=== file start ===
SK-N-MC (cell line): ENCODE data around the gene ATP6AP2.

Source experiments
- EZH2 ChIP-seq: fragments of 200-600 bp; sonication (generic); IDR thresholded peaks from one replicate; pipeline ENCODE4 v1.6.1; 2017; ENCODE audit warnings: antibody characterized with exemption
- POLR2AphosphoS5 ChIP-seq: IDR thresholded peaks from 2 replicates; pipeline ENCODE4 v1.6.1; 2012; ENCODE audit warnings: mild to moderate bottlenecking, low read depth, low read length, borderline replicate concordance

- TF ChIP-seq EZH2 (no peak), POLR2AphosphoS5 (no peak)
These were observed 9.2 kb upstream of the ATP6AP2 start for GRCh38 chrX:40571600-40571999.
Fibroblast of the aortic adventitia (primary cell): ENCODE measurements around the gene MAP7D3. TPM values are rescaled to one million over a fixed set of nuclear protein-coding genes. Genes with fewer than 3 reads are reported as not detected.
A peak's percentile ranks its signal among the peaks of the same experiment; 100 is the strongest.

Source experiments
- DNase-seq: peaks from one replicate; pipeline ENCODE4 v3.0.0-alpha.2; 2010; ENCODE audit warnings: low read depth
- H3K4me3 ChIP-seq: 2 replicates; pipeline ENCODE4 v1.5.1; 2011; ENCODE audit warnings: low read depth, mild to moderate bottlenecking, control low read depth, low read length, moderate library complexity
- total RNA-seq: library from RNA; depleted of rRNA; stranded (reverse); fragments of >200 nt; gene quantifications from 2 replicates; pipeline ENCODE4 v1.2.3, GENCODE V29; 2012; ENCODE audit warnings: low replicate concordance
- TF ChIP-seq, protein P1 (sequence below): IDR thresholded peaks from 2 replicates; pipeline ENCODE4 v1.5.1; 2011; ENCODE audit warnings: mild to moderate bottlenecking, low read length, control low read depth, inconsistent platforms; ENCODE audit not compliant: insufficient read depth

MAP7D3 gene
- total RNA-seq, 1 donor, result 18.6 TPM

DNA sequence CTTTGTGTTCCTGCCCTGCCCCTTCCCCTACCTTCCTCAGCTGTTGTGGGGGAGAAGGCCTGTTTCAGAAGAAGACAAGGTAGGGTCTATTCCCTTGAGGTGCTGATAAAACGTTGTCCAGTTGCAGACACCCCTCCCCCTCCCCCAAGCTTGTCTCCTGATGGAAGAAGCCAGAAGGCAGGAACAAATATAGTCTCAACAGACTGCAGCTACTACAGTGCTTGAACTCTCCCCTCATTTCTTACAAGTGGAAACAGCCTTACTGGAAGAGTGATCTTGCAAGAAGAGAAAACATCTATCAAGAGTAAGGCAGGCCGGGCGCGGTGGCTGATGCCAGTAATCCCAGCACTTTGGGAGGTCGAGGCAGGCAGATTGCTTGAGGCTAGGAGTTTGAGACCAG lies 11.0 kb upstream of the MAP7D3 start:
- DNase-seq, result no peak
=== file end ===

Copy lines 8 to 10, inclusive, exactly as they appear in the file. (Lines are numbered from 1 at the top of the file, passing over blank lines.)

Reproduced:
A peak's percentile ranks its signal among the peaks of the same experiment; 100 is the strongest.

Source experiments
- DNase-seq: peaks from one replicate; pipeline ENCODE4 v3.0.0-alpha.2; 2010; ENCODE audit warnings: low read depth